Well. If that ain't the pot calling the kettle black. For starters, disaster planning happens at the state and local level, not with FEMA. FEMA helps coordinate federal disaster response, at the direction of local authorities, in accordance with the plan. But here we have Ray Nagin on TV talking about how "we're getting a plan together." Excuse me? You're the mayor of a city that sits below sea level, is surrounded by higher water, depends on a levy system designed for a Cat 3 hurricane, and are about a decade overdue for a Cat 4 storm...and you didn't have a plan in place for widespread flooding following a hurricane? I understand, hindsight is 20/20, but these guys are paid to be thinking ahead, and this was not an unimagineable scenario. And then, to deflect attention, they blame a very convenient target: the feds. The media is happy to play along.
Most disaster planners recognize that outside help may not be available for a certain period of time, and plan accordingly. In Florida last year, the hurricane plan provided for three days without federal help. In the area around New Orleans, transportation infrastructure is shattered. I-10 is in shambles. Rail lines are impassible. The airport is largely under water. And three days into the crisis, the locals are screaming that the cavalry was too slow in getting there. Well, shouldn't your plan have anticipated that contingency and provided for some degree of self-reliance?
The cesspool at the Superdome has become the focal point of the media's criticism. Apparently, while first responders were busy rescuing families off rooftops, evacuating hospitals, and trying to avoid getting shot at by the hoods that've been roaming the streets, they also should've figured out how to materialize a convoy of air-conditioned coaches out of thin air, willed them over destroyed streets, and whisked everybody off to Houston. Mind you, the Superdome itself is in a relatively dry area. Nobody was in danger of drowning. Nothing prevented anybody from leaving the rank confines of the Superdome. Indeed, the only reason they were there in the first place was to ride out the hurricane. Katrina was gone by Tuesday morning.
Yesterday CNN's Suzanne Malveaux was interviewing former Presidents George HW Bush and Bill Clinton. She was parotting criticism of the federal government's response when Clinton had the following to say:
CLINTON: Let me answer this. The people in the Superdome are in a special position. And let me say, I've been going to New Orleans for over 50 years. There's no place on earth I love more. They went into the Superdome, not because of the flooding, but because we thought the hurricane was going to hit New Orleans smack dab and they'd be safe in there if they didn't leave town.Finally! Some common sense in all this. Now...can we please get down to continuing the rescue efforts, collecting and burying the dead, and beginning the recovery process? There will be plenty of time for criticism later, for those who seem to be rather inclined.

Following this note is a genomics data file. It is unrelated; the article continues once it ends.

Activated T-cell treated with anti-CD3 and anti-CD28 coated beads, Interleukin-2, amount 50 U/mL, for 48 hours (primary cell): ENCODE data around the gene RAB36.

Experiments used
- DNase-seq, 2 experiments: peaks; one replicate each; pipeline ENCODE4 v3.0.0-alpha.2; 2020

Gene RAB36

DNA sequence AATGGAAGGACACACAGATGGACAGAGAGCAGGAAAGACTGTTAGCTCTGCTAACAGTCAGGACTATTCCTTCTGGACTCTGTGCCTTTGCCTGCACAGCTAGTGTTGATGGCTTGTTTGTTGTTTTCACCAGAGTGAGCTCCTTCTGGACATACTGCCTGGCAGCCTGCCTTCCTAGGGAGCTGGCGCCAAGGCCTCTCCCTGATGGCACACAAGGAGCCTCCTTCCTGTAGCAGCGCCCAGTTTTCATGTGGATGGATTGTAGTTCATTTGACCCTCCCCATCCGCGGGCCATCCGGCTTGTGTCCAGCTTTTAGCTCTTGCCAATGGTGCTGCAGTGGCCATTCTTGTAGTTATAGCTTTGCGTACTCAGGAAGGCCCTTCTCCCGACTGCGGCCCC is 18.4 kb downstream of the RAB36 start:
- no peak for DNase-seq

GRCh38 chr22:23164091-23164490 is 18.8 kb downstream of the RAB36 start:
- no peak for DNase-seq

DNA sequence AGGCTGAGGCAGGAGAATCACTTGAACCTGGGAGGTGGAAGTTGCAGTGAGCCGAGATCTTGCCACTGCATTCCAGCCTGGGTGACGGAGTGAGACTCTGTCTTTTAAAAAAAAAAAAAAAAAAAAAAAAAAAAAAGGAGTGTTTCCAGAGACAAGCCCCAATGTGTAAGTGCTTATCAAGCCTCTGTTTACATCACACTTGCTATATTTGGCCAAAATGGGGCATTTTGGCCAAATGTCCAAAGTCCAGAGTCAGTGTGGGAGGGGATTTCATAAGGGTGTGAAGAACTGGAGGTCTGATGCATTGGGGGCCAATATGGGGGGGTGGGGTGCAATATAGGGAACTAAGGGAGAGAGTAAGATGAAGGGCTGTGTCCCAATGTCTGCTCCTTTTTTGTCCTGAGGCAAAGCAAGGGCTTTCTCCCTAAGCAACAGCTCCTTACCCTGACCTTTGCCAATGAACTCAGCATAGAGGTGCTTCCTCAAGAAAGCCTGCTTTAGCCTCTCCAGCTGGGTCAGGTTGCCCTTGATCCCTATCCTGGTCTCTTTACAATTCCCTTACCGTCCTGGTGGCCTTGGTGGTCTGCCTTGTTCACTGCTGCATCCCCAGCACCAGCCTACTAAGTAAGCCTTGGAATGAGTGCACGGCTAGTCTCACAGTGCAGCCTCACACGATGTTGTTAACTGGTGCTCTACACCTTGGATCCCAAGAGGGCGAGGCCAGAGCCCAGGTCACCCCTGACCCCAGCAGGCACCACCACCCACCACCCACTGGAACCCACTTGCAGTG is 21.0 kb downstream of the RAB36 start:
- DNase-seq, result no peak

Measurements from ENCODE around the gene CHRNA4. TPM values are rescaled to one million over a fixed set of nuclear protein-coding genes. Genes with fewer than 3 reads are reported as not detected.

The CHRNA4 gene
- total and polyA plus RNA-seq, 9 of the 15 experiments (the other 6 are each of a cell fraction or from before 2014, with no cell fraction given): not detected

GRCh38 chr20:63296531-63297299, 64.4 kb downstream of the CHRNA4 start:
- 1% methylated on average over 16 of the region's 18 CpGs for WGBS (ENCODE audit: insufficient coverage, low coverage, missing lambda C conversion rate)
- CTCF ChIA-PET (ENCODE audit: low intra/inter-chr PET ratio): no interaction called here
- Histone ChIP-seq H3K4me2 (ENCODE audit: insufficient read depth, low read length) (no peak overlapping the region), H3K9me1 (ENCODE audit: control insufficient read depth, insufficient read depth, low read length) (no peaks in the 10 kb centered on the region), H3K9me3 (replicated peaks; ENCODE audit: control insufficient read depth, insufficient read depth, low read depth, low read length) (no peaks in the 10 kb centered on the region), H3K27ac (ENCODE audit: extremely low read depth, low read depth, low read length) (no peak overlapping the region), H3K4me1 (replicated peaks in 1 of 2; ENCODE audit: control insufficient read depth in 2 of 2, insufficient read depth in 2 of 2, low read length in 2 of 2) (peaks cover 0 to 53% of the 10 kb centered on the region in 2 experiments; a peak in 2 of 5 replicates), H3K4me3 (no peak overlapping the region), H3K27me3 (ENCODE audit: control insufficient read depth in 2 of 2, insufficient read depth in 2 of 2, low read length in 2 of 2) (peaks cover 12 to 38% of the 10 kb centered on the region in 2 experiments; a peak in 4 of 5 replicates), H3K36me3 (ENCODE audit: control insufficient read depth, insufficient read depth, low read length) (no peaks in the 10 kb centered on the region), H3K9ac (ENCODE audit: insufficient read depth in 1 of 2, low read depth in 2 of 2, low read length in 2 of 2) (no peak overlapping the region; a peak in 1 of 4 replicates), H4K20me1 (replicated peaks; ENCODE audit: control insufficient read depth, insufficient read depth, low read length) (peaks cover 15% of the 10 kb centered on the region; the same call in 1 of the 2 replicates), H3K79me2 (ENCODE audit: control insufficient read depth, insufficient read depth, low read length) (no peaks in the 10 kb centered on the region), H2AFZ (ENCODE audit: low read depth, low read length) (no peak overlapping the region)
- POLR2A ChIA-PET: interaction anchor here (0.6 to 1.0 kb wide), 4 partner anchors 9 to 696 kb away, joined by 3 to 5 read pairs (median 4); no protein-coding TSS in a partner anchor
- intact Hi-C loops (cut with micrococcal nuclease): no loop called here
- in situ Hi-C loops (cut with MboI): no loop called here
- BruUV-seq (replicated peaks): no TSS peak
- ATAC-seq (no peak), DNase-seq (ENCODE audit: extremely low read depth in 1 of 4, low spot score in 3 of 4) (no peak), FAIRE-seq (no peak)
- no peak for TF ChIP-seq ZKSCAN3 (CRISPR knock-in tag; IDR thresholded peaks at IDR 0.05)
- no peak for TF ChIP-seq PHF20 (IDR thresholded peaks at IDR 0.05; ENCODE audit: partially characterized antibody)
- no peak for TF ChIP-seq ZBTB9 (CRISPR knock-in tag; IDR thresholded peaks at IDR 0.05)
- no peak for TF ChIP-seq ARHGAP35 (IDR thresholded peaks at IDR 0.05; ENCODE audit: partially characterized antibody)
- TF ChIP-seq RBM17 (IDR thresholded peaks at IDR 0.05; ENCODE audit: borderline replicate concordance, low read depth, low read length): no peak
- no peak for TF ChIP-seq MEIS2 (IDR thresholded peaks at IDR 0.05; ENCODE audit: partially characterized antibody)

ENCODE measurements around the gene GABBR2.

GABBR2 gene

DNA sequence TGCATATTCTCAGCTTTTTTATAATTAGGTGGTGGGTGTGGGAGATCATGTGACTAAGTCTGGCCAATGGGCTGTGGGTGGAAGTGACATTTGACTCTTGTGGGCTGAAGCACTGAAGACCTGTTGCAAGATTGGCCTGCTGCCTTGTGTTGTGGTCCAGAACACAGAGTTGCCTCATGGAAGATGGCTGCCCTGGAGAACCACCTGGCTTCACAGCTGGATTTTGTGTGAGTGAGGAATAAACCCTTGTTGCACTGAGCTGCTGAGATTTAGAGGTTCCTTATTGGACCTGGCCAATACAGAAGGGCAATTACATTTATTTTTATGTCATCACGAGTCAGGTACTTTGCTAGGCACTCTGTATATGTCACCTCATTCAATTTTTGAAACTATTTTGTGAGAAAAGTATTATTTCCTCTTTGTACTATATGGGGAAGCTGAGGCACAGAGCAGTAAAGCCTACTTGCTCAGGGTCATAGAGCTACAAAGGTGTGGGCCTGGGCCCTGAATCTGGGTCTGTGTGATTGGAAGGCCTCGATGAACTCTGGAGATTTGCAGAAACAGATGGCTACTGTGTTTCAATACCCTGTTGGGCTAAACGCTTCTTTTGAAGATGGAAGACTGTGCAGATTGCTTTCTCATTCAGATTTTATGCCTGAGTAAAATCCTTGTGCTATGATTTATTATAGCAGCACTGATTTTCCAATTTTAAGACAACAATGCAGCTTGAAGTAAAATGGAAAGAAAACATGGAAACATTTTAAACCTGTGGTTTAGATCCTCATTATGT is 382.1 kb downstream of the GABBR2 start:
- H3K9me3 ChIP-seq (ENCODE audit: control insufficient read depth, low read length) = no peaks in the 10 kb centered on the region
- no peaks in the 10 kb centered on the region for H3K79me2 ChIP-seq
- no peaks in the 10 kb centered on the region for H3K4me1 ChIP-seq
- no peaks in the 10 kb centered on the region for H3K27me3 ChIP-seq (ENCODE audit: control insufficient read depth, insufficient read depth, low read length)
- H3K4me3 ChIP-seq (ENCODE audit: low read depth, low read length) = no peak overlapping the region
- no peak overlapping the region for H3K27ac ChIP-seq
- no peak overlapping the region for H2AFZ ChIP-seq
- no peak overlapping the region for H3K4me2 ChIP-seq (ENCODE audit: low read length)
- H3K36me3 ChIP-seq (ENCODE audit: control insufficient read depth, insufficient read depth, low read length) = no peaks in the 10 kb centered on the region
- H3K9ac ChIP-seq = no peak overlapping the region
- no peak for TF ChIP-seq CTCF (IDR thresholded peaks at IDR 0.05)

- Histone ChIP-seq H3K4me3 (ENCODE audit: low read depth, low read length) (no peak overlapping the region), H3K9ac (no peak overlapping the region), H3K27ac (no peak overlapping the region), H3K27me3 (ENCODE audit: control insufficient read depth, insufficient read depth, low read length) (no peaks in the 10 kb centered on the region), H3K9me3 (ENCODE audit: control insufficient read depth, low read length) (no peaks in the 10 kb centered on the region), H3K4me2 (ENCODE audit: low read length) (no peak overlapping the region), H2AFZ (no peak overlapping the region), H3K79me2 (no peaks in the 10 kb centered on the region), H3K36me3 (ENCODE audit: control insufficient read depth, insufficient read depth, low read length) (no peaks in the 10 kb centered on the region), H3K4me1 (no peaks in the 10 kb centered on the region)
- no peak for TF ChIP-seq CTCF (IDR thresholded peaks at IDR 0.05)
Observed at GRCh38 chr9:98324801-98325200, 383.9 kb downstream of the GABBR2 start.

What happened was, when the levee broke and the town flooded, what did it do? It knocked out the electricity and it knocked out the sewage. They're living in hellacious conditions. They would be better off under a tree than being stuck there. You can't even breathe in that place now.
So I understand why they're so anxiety-ridden. But they have to understand, by the time it became obvious that they were in the fix they were in, there were a lot of other problems, too. There were people -- they were worried about people drowning that had to be taken off roofs.
MALVEAUX: So you two believe that the federal response was fast enough?
CLINTON: All I'm saying is what I know the facts are today. There are hundreds of buses now engaged in the act of taking people from New Orleans to the Astrodome in Houston. And you and I are not in a position to make any judgment because we weren't there.
All I'm saying is the way they got stuck there, I see why they feel the way they do. But the people that put them there did it because they thought they were saving their lives. And then when the problems showed up, they had a lot of other people to save. Now they've got hundreds of buses. We just need to get them out.